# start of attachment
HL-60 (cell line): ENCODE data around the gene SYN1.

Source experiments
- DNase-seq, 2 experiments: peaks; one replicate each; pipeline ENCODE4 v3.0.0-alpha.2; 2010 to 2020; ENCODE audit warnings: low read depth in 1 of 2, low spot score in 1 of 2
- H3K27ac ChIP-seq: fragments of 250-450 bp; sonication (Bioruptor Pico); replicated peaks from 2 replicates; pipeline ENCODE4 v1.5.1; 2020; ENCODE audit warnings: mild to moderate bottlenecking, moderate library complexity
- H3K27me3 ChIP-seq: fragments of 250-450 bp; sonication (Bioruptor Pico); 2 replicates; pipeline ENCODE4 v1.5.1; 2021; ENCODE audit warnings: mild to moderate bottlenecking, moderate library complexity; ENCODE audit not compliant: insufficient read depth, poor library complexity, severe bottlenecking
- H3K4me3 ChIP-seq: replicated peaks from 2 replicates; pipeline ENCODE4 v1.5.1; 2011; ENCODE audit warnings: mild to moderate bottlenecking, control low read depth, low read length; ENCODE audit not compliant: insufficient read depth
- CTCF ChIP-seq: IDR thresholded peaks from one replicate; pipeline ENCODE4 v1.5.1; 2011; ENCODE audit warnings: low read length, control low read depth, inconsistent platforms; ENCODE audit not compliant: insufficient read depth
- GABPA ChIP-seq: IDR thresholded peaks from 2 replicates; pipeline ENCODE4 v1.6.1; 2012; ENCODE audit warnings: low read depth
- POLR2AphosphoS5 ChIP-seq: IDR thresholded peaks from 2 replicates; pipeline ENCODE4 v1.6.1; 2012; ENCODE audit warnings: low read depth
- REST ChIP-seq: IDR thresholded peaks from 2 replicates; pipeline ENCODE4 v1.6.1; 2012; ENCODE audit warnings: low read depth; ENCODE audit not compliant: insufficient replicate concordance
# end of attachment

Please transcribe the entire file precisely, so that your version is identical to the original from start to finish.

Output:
HL-60 (cell line): ENCODE data around the gene SYN1.

Source experiments
- DNase-seq, 2 experiments: peaks; one replicate each; pipeline ENCODE4 v3.0.0-alpha.2; 2010 to 2020; ENCODE audit warnings: low read depth in 1 of 2, low spot score in 1 of 2
- H3K27ac ChIP-seq: fragments of 250-450 bp; sonication (Bioruptor Pico); replicated peaks from 2 replicates; pipeline ENCODE4 v1.5.1; 2020; ENCODE audit warnings: mild to moderate bottlenecking, moderate library complexity
- H3K27me3 ChIP-seq: fragments of 250-450 bp; sonication (Bioruptor Pico); 2 replicates; pipeline ENCODE4 v1.5.1; 2021; ENCODE audit warnings: mild to moderate bottlenecking, moderate library complexity; ENCODE audit not compliant: insufficient read depth, poor library complexity, severe bottlenecking
- H3K4me3 ChIP-seq: replicated peaks from 2 replicates; pipeline ENCODE4 v1.5.1; 2011; ENCODE audit warnings: mild to moderate bottlenecking, control low read depth, low read length; ENCODE audit not compliant: insufficient read depth
- CTCF ChIP-seq: IDR thresholded peaks from one replicate; pipeline ENCODE4 v1.5.1; 2011; ENCODE audit warnings: low read length, control low read depth, inconsistent platforms; ENCODE audit not compliant: insufficient read depth
- GABPA ChIP-seq: IDR thresholded peaks from 2 replicates; pipeline ENCODE4 v1.6.1; 2012; ENCODE audit warnings: low read depth
- POLR2AphosphoS5 ChIP-seq: IDR thresholded peaks from 2 replicates; pipeline ENCODE4 v1.6.1; 2012; ENCODE audit warnings: low read depth
- REST ChIP-seq: IDR thresholded peaks from 2 replicates; pipeline ENCODE4 v1.6.1; 2012; ENCODE audit warnings: low read depth; ENCODE audit not compliant: insufficient replicate concordance